, Volume 26, Issue 1, pp 64-71

An assessment of biases associated with caging, tethering, and trawl sampling of summer flounder (Paralichthys dentatus)

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Abstract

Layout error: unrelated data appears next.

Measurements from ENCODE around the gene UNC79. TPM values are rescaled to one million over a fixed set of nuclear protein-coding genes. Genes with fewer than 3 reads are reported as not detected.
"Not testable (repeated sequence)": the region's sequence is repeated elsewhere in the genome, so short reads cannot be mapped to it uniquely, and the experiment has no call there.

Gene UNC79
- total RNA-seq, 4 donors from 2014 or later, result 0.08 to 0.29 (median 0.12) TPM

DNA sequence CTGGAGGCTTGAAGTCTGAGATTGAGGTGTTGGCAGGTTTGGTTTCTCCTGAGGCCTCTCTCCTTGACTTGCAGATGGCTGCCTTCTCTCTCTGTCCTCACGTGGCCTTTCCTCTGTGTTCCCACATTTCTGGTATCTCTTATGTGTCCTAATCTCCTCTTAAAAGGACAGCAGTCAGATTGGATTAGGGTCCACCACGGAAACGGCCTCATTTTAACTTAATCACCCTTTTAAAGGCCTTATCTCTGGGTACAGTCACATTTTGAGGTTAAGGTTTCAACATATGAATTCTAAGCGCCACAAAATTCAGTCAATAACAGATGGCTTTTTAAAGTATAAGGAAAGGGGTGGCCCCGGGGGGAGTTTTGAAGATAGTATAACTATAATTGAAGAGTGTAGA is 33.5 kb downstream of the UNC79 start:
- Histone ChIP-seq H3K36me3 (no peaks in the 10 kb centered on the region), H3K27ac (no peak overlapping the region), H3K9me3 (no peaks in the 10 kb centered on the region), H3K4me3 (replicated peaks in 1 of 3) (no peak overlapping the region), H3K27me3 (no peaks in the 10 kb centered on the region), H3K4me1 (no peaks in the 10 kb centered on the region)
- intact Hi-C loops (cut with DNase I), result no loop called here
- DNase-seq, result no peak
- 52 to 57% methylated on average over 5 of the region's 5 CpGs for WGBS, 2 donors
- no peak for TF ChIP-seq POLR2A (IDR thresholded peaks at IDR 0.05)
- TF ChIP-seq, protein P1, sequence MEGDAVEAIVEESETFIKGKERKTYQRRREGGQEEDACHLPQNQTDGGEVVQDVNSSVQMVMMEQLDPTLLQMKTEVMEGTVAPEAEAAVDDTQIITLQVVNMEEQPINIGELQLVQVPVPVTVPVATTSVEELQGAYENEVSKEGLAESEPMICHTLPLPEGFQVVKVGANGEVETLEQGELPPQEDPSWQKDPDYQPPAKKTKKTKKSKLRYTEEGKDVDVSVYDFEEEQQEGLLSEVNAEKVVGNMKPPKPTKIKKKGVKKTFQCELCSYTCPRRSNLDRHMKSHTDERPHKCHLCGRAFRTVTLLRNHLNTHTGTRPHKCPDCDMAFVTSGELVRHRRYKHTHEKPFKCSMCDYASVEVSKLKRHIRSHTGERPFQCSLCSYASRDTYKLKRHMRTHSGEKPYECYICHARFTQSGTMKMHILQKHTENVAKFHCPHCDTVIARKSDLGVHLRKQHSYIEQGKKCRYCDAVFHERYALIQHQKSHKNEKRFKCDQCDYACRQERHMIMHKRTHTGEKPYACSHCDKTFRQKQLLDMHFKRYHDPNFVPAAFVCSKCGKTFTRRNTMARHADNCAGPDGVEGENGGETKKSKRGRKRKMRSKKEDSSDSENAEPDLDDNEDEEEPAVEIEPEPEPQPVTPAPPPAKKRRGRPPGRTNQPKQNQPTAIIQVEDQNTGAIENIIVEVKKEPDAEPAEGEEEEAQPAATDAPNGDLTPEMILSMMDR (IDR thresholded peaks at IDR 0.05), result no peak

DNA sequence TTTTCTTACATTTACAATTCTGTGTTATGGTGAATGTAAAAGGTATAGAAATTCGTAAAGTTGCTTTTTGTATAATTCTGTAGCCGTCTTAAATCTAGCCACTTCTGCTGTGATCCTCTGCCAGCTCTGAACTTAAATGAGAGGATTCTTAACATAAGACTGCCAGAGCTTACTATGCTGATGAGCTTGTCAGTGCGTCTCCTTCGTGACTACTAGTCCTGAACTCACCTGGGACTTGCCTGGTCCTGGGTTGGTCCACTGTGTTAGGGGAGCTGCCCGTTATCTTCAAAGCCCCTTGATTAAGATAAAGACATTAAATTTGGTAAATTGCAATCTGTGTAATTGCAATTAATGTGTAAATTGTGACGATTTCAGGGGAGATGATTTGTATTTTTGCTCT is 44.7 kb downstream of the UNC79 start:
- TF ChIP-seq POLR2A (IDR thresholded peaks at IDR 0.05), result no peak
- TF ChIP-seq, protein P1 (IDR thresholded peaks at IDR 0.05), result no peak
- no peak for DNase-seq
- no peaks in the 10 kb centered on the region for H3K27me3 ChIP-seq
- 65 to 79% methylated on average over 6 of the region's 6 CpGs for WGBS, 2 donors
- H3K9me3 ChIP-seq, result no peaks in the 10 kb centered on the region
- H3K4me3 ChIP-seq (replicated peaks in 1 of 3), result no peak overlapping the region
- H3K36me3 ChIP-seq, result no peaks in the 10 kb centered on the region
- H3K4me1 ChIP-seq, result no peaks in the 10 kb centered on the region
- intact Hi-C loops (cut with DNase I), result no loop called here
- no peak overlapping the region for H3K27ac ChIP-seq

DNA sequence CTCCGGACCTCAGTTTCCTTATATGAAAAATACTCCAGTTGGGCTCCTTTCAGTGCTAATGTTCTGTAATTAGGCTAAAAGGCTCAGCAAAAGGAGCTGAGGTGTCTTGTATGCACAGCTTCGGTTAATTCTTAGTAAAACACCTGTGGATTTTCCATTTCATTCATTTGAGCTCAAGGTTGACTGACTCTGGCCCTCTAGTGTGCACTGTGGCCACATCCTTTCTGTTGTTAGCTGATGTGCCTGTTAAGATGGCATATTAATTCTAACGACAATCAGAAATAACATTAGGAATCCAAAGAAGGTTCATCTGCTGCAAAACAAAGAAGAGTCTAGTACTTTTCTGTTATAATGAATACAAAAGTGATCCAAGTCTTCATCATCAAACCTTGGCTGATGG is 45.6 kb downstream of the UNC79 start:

We provide an example of the type of bias assessment that should, but often is not, used in ecological studies using techniques such as caging, tethering, and trawl sampling. Growth rates of summer flounder (Paralichthys dentatus) from cage enclosures were compared to those from mark-recapture trials, and prey types (identified through stomach content analysis) compared between caged fish and wild fish collected from nursery sites over a 2-yr period. Site-specific growth rates estimated from the caging method were similar (± 15%) to those estimated from the mark-recapture trials. Prey types were nearly identical between caged and wild fish, although selectivity may have varied quantitatively. Caging summer flounder will generally be an appropriate tool with which to measure growth rates in the wild, but comparisons with an independent measurement method are necessary for validation. In tethering trials, predation was significantly greater on tethered than on untethered fish, indicating that tethering is not an appropriate tool with which to measure absolute rates of predation on juvenile summer flounder. The lack of effects of substrate (sand versus mud) and fish origin (hatchery-reared versus wild) on predation of tethered versus untethered fish indicates that tethering trials will not indicate treatment-specific differences when none exist. Tethering may be an acceptable method for comparing relative rates of predation on different substrates and between hatchery-reared and wild juvenile summer flounder in the field, although true differences in treatment levels could be masked by tethering. Beam trawl efficiency estimates for juvenile summer flounder were similar between beach and marsh habitats, but differed significantly between marsh sites, indicating that site-specific trawl efficiency estimates may be critical to accurately assess juvenile flounder the appropriateness of comparisons of size-frequency information between the sites and habitats used in this study. Caging, tethering, and beam trawl sampling are appropriate tools for measuring ecological parameters of juvenile summer flounder, but only if possible biases of each method are identified and compensated for when interpreting data collected using these methods.